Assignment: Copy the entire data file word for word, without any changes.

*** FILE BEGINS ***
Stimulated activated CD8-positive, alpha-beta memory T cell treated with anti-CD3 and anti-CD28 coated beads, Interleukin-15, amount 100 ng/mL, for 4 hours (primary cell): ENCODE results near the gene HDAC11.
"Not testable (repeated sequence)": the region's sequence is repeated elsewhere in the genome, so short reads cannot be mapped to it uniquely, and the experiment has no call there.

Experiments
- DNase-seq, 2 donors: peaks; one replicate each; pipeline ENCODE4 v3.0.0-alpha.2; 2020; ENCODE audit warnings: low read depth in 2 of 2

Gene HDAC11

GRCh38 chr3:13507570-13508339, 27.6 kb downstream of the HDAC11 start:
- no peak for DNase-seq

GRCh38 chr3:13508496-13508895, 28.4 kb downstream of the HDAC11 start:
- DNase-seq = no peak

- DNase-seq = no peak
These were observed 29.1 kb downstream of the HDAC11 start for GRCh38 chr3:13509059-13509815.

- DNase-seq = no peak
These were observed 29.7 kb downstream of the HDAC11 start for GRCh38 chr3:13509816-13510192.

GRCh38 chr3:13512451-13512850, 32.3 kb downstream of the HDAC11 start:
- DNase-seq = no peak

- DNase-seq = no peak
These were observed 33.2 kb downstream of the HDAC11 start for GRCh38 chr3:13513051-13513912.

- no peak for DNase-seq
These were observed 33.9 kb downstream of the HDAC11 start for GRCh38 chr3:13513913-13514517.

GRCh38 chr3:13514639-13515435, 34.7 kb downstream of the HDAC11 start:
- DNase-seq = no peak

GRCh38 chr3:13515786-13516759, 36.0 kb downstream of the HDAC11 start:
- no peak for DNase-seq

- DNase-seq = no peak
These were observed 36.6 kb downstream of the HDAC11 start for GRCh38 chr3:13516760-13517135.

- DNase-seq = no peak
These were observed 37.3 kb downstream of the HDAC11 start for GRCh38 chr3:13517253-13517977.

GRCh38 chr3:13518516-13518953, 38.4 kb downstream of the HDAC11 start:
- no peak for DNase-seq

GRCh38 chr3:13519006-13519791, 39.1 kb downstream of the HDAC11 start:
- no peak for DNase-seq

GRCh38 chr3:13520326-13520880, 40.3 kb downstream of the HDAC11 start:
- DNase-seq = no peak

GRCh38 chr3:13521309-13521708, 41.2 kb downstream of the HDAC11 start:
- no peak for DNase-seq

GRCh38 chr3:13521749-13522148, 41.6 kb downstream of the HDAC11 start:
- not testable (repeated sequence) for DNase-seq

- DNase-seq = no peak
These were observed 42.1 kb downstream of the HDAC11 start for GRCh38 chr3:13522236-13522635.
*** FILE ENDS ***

Stimulated activated CD8-positive, alpha-beta memory T cell treated with anti-CD3 and anti-CD28 coated beads, Interleukin-15, amount 100 ng/mL, for 4 hours (primary cell): ENCODE results near the gene HDAC11.
"Not testable (repeated sequence)": the region's sequence is repeated elsewhere in the genome, so short reads cannot be mapped to it uniquely, and the experiment has no call there.

Experiments
- DNase-seq, 2 donors: peaks; one replicate each; pipeline ENCODE4 v3.0.0-alpha.2; 2020; ENCODE audit warnings: low read depth in 2 of 2

Gene HDAC11

GRCh38 chr3:13507570-13508339, 27.6 kb downstream of the HDAC11 start:
- no peak for DNase-seq

GRCh38 chr3:13508496-13508895, 28.4 kb downstream of the HDAC11 start:
- DNase-seq = no peak

- DNase-seq = no peak
These were observed 29.1 kb downstream of the HDAC11 start for GRCh38 chr3:13509059-13509815.

- DNase-seq = no peak
These were observed 29.7 kb downstream of the HDAC11 start for GRCh38 chr3:13509816-13510192.

GRCh38 chr3:13512451-13512850, 32.3 kb downstream of the HDAC11 start:
- DNase-seq = no peak

- DNase-seq = no peak
These were observed 33.2 kb downstream of the HDAC11 start for GRCh38 chr3:13513051-13513912.

- no peak for DNase-seq
These were observed 33.9 kb downstream of the HDAC11 start for GRCh38 chr3:13513913-13514517.

GRCh38 chr3:13514639-13515435, 34.7 kb downstream of the HDAC11 start:
- DNase-seq = no peak

GRCh38 chr3:13515786-13516759, 36.0 kb downstream of the HDAC11 start:
- no peak for DNase-seq

- DNase-seq = no peak
These were observed 36.6 kb downstream of the HDAC11 start for GRCh38 chr3:13516760-13517135.

- DNase-seq = no peak
These were observed 37.3 kb downstream of the HDAC11 start for GRCh38 chr3:13517253-13517977.

GRCh38 chr3:13518516-13518953, 38.4 kb downstream of the HDAC11 start:
- no peak for DNase-seq

GRCh38 chr3:13519006-13519791, 39.1 kb downstream of the HDAC11 start:
- no peak for DNase-seq

GRCh38 chr3:13520326-13520880, 40.3 kb downstream of the HDAC11 start:
- DNase-seq = no peak

GRCh38 chr3:13521309-13521708, 41.2 kb downstream of the HDAC11 start:
- no peak for DNase-seq

GRCh38 chr3:13521749-13522148, 41.6 kb downstream of the HDAC11 start:
- not testable (repeated sequence) for DNase-seq

- DNase-seq = no peak
These were observed 42.1 kb downstream of the HDAC11 start for GRCh38 chr3:13522236-13522635.